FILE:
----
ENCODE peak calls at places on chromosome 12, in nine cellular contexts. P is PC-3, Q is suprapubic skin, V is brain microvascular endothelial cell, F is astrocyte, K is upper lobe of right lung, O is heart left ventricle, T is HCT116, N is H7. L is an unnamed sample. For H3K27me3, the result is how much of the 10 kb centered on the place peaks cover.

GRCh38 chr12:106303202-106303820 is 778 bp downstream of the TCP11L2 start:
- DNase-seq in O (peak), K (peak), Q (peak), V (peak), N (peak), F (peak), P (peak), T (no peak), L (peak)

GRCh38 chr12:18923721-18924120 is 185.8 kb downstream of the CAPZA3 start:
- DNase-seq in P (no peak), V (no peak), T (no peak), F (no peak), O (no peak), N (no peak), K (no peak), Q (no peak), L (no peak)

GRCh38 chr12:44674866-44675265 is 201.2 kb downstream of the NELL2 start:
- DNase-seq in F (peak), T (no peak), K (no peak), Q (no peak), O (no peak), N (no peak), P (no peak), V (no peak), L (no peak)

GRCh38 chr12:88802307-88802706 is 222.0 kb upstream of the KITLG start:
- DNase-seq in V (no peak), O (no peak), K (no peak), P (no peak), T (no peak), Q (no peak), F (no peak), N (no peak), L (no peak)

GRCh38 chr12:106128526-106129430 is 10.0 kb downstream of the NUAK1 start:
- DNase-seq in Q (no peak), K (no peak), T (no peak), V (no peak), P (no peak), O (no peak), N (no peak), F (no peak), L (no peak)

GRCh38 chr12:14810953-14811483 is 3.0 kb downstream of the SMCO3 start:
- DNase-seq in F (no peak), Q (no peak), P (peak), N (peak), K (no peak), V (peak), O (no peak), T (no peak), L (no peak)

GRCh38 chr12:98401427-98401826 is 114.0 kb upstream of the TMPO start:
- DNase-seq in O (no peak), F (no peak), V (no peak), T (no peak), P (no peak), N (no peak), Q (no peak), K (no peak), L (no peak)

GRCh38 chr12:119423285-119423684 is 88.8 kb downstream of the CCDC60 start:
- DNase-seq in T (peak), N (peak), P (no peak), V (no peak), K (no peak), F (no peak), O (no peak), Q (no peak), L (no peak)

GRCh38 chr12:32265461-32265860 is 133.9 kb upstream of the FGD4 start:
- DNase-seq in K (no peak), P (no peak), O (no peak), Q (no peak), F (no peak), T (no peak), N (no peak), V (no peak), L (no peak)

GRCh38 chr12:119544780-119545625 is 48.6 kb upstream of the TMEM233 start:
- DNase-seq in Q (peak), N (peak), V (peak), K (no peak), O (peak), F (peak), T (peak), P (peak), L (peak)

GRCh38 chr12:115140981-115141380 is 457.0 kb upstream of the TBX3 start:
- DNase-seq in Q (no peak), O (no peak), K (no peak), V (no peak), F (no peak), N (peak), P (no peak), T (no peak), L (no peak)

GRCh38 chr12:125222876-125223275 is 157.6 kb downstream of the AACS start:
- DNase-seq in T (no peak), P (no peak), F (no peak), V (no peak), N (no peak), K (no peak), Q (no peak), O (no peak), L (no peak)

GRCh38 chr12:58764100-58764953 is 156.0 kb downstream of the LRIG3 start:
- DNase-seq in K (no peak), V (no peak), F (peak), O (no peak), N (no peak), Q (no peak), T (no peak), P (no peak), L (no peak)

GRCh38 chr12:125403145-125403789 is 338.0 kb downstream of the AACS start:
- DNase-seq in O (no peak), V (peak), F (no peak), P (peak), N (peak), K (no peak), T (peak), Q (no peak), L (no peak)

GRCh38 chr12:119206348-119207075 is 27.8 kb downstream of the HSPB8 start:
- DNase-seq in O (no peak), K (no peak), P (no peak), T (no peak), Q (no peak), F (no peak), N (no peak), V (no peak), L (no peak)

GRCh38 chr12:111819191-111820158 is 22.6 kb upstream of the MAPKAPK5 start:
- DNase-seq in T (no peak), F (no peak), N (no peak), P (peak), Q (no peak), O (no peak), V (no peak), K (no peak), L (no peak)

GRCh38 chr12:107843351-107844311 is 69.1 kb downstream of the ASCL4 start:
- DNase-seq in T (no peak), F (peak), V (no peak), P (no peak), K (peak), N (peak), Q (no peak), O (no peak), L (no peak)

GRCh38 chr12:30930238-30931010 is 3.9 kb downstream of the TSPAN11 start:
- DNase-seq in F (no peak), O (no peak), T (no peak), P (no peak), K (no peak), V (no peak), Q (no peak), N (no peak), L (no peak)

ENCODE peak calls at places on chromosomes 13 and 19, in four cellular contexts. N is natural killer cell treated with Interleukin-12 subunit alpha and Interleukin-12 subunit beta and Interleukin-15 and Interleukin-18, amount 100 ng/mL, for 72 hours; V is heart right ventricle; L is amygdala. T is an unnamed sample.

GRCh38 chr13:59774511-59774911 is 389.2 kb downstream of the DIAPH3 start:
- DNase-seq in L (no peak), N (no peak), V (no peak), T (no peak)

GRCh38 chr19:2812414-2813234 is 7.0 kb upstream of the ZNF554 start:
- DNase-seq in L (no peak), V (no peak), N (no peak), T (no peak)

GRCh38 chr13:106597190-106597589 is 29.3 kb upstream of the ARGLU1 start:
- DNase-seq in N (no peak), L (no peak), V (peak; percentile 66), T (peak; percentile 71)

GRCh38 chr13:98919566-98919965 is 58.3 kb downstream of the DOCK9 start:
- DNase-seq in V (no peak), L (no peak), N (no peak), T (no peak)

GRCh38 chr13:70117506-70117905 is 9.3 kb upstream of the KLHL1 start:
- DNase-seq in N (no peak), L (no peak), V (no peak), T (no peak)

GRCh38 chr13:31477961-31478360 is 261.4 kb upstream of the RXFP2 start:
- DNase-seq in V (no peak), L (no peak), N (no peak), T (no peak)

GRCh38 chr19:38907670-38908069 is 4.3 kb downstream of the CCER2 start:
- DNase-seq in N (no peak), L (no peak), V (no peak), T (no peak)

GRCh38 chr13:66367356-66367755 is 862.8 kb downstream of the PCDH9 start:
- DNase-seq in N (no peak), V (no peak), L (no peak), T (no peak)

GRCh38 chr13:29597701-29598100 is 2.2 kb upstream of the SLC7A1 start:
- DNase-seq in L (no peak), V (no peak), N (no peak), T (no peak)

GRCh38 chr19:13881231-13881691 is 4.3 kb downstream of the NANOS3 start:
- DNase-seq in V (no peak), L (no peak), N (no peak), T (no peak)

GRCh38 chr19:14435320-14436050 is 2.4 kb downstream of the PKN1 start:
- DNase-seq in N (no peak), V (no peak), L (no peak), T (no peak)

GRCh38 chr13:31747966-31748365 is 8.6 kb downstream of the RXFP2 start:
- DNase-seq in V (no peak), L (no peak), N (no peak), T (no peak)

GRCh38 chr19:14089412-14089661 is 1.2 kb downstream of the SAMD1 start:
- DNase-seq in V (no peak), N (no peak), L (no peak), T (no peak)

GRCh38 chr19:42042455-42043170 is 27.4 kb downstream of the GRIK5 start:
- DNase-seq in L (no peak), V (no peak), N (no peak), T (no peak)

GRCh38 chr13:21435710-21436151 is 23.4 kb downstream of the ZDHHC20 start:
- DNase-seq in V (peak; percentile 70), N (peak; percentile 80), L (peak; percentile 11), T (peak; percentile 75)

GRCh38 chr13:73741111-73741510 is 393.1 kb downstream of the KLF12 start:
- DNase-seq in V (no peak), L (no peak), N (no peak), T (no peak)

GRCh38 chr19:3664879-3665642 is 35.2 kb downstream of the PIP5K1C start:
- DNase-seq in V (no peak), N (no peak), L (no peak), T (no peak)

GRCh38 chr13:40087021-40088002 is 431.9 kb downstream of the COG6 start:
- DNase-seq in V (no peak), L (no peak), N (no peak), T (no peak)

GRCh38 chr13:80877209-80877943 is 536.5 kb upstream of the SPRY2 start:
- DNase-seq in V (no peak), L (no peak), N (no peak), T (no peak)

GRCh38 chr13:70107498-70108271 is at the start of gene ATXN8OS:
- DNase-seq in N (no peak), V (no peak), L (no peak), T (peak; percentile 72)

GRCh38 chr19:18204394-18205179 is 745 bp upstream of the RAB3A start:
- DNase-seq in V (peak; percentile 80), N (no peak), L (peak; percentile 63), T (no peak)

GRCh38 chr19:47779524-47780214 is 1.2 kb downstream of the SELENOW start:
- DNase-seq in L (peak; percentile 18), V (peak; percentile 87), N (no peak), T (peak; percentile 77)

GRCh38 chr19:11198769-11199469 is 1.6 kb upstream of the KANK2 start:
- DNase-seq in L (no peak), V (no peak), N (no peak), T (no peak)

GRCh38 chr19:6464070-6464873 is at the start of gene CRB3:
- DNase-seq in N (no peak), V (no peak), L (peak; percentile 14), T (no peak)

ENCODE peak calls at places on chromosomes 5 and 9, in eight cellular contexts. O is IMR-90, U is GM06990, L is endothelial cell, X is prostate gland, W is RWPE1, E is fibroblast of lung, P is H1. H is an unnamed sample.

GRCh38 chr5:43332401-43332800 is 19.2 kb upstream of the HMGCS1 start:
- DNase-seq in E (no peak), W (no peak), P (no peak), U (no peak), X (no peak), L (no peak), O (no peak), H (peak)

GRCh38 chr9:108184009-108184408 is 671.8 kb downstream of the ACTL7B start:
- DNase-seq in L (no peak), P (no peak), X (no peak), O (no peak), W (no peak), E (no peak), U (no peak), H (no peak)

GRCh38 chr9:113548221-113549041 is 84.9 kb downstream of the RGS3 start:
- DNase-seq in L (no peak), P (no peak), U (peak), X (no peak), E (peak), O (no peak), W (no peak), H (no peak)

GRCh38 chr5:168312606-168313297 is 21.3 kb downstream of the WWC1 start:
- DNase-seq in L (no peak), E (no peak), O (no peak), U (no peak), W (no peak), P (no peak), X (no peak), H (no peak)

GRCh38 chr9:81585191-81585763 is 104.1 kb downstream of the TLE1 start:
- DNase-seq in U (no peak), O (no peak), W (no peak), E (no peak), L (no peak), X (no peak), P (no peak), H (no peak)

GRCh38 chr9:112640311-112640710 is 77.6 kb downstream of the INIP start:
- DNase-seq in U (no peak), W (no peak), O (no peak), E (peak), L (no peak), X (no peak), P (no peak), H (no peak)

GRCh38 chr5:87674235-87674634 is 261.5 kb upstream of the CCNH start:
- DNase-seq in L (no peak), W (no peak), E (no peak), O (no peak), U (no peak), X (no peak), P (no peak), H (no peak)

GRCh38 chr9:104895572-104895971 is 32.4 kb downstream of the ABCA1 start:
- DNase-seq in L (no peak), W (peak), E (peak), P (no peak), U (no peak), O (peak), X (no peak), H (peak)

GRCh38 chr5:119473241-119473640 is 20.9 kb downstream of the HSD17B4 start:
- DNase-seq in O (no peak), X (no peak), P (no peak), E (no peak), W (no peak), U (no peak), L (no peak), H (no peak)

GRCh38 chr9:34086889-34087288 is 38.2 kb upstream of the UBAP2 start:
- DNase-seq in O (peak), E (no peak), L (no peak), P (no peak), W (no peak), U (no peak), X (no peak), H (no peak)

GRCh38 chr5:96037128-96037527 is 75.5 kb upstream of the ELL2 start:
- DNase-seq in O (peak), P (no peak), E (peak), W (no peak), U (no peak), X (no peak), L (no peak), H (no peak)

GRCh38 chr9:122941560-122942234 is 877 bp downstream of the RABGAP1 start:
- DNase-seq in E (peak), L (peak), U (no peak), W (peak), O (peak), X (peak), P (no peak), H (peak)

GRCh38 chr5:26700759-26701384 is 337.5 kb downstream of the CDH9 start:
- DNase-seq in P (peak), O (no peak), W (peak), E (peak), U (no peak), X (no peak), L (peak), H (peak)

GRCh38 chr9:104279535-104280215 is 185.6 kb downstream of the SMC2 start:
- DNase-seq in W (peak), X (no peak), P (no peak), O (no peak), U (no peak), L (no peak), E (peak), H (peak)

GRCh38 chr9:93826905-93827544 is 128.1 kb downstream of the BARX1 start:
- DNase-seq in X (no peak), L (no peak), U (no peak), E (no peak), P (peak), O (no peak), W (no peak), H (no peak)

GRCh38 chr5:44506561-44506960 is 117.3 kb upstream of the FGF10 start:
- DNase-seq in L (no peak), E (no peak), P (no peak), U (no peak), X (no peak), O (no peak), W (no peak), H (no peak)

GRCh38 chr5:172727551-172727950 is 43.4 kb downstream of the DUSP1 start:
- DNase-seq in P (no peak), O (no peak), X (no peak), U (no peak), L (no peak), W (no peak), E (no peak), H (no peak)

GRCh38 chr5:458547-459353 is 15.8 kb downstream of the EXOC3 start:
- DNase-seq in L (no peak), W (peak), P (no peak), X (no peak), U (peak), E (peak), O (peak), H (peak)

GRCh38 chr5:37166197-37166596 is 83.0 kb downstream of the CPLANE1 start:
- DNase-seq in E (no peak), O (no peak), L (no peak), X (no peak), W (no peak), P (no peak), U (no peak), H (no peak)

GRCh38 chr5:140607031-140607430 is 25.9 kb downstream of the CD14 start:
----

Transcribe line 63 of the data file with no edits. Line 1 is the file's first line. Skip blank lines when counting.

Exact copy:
GRCh38 chr19:14089412-14089661 is 1.2 kb downstream of the SAMD1 start: